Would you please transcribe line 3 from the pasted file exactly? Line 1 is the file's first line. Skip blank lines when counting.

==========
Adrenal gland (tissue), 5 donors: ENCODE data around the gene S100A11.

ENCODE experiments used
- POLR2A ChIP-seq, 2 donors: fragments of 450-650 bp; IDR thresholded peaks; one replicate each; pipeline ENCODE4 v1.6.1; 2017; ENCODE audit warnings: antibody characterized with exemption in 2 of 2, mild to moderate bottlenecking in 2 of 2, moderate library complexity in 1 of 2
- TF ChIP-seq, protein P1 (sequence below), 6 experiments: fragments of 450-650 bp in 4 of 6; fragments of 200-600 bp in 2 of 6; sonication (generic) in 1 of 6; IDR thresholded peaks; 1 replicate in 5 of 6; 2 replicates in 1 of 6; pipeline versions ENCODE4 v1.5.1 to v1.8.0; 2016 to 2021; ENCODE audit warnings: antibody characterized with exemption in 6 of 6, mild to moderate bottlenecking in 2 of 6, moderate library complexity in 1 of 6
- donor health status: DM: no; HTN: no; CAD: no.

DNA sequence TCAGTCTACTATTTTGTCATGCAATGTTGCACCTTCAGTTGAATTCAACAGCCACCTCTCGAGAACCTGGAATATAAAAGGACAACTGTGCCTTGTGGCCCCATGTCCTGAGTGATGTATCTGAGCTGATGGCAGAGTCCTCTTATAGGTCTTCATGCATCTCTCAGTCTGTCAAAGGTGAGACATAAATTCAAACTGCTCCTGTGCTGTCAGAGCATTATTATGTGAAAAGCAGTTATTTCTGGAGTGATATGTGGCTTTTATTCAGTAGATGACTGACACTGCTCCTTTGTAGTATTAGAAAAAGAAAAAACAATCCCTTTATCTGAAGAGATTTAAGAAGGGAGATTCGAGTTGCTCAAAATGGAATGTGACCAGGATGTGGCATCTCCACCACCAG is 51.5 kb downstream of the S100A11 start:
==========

- POLR2A ChIP-seq, 2 donors: fragments of 450-650 bp; IDR thresholded peaks; one replicate each; pipeline ENCODE4 v1.6.1; 2017; ENCODE audit warnings: antibody characterized with exemption in 2 of 2, mild to moderate bottlenecking in 2 of 2, moderate library complexity in 1 of 2